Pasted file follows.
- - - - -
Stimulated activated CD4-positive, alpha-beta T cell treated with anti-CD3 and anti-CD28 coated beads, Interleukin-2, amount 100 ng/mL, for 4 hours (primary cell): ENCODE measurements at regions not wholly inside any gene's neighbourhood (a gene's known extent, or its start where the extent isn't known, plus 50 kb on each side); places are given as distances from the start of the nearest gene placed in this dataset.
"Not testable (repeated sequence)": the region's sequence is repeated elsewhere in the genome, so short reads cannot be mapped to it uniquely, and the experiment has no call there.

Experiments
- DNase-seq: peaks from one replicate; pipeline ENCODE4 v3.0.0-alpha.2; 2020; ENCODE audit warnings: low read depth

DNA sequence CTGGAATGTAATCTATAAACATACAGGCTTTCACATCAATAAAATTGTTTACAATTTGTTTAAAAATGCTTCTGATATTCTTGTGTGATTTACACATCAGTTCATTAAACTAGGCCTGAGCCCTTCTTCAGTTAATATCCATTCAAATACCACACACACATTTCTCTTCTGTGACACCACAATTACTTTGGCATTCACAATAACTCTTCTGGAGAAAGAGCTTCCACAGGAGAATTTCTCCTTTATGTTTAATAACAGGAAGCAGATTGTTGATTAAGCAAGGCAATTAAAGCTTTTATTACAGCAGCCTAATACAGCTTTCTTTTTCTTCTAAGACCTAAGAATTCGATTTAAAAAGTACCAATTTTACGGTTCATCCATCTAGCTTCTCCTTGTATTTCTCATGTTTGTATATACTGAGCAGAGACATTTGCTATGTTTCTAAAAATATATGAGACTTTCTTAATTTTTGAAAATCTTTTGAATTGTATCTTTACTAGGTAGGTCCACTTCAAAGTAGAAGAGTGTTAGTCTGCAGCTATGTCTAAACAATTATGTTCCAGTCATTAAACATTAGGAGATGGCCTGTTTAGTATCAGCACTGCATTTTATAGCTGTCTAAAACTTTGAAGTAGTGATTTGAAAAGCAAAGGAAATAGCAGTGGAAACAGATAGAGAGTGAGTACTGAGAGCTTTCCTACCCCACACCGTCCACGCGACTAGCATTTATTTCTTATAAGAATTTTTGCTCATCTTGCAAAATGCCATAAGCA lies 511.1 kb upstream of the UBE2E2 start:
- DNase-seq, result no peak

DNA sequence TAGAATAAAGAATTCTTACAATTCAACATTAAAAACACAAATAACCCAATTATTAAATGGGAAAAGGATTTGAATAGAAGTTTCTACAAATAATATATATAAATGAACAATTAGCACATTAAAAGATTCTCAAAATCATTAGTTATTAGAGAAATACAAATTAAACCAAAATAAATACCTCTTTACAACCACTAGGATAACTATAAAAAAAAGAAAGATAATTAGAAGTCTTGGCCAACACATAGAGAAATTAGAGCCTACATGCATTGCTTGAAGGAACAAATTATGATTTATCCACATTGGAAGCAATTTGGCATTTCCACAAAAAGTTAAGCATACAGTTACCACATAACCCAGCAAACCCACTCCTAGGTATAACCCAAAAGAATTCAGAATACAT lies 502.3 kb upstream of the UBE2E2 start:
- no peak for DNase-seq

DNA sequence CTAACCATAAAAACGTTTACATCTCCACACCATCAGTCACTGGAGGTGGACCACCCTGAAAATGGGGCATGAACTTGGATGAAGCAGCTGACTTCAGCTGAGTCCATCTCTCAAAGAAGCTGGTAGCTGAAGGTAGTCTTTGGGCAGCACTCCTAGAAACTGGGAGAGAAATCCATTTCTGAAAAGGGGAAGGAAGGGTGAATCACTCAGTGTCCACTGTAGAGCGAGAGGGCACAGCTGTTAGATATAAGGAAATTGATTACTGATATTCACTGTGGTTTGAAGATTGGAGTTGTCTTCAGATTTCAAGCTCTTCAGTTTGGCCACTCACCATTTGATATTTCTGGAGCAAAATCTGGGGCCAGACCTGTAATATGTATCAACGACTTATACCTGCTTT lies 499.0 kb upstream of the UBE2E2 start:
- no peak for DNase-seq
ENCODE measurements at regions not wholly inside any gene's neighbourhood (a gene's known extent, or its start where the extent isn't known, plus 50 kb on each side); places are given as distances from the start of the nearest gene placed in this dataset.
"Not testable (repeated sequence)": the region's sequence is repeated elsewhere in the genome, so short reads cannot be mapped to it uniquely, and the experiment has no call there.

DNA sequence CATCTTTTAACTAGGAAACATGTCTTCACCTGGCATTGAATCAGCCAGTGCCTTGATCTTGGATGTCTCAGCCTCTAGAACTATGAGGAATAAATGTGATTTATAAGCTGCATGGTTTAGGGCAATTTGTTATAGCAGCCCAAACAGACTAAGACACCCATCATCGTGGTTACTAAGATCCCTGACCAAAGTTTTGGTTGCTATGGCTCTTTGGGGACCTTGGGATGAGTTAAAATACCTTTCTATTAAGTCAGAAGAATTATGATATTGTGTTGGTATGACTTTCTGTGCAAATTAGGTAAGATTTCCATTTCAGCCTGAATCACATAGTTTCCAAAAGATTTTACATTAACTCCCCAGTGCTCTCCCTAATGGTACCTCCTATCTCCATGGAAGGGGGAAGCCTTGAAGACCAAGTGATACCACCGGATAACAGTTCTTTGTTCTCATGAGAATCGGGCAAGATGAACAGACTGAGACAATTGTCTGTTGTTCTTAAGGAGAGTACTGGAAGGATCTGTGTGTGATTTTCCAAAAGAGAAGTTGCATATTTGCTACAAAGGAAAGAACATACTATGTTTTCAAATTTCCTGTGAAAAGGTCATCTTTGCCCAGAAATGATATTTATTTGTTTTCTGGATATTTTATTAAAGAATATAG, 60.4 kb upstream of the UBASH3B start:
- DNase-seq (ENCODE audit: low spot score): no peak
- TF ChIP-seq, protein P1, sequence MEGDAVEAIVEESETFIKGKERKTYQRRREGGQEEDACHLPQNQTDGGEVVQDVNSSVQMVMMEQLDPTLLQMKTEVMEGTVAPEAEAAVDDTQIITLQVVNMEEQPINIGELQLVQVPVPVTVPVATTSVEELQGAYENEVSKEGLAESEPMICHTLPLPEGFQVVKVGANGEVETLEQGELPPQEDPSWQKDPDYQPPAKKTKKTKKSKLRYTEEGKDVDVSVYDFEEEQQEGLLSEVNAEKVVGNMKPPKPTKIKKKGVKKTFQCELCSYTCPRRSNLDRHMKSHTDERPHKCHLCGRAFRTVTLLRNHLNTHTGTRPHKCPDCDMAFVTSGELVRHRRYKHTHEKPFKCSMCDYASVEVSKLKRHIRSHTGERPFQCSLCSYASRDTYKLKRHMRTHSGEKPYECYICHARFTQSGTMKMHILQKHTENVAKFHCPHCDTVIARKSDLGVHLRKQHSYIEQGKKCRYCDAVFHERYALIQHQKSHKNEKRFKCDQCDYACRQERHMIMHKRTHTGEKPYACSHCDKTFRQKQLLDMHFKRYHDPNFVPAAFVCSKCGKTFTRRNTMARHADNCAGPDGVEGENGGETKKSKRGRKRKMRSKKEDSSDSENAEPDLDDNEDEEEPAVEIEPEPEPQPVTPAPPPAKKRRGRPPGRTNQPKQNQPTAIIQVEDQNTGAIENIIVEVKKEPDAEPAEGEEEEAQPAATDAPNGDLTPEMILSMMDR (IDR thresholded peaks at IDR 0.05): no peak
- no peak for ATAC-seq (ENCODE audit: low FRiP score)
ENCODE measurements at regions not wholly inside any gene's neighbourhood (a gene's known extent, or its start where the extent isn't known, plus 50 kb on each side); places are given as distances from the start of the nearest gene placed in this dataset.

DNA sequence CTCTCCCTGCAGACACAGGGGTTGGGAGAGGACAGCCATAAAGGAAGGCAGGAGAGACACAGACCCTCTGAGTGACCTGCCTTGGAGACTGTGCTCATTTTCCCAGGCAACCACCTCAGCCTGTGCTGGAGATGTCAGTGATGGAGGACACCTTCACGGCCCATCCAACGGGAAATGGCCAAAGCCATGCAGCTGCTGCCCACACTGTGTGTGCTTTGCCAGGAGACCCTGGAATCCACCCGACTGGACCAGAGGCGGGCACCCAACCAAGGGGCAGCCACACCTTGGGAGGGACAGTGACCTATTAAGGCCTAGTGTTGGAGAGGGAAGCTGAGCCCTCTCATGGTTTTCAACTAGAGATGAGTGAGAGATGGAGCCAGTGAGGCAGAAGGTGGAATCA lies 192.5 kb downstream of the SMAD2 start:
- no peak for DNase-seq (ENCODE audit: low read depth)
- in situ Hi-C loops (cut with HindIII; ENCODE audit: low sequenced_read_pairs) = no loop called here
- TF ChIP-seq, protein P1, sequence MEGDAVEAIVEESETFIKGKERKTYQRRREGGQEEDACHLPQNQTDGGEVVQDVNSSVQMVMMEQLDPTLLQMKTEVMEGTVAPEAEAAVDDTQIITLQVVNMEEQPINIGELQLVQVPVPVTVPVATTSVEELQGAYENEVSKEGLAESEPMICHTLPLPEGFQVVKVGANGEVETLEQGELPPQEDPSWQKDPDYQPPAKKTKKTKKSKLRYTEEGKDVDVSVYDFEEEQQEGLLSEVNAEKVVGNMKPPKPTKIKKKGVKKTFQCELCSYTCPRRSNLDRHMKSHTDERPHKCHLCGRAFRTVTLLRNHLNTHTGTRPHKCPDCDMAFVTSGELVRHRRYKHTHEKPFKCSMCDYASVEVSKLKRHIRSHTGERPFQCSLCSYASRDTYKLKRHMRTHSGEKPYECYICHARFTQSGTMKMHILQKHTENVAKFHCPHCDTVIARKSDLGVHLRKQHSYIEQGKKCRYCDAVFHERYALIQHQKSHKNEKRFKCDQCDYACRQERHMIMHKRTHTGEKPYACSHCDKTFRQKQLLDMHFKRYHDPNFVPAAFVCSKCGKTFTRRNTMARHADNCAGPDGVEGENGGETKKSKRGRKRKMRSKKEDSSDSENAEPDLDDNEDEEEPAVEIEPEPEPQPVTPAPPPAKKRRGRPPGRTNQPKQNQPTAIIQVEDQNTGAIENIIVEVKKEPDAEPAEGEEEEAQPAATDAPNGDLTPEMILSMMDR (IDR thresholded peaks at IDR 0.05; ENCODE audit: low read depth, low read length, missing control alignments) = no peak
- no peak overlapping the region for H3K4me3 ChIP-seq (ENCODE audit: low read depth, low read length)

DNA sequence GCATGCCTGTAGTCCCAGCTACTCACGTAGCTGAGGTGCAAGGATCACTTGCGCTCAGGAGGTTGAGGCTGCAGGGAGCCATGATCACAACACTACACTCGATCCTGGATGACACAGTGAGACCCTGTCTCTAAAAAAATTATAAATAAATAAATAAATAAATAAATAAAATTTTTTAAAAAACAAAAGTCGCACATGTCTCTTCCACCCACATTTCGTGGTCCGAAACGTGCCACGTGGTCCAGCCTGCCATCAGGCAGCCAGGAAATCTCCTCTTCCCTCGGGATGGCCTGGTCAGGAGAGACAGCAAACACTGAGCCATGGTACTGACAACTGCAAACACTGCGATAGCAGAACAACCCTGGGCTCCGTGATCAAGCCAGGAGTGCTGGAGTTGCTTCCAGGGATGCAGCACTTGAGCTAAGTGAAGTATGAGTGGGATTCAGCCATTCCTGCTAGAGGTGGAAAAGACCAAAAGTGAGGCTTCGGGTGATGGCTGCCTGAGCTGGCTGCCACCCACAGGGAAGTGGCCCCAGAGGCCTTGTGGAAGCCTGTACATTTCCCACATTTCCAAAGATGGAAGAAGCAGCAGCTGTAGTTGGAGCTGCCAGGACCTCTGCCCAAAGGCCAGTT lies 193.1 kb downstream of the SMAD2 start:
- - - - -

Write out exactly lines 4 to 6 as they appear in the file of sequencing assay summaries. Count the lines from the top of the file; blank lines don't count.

- DNase-seq: peaks from one replicate; pipeline ENCODE4 v3.0.0-alpha.2; 2020; ENCODE audit warnings: low read depth

DNA sequence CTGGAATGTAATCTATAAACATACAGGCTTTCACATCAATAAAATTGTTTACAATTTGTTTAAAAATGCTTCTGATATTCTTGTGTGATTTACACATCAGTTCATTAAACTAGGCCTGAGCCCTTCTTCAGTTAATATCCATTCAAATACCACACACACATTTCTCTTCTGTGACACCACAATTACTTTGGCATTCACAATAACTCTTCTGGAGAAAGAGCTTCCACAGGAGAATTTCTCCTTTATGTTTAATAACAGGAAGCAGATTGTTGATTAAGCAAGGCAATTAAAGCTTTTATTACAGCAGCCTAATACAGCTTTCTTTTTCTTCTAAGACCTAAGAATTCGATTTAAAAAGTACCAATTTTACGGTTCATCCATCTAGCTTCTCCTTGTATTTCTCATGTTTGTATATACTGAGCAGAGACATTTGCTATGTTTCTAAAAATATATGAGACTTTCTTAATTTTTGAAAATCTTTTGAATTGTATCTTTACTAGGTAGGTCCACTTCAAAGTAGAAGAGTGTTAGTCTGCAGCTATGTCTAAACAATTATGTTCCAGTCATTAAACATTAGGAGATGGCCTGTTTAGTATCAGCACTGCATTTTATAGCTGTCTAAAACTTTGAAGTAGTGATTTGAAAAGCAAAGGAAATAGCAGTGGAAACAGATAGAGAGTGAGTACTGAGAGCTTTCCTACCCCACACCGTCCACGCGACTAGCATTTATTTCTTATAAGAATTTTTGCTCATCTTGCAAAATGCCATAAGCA lies 511.1 kb upstream of the UBE2E2 start:
- DNase-seq, result no peak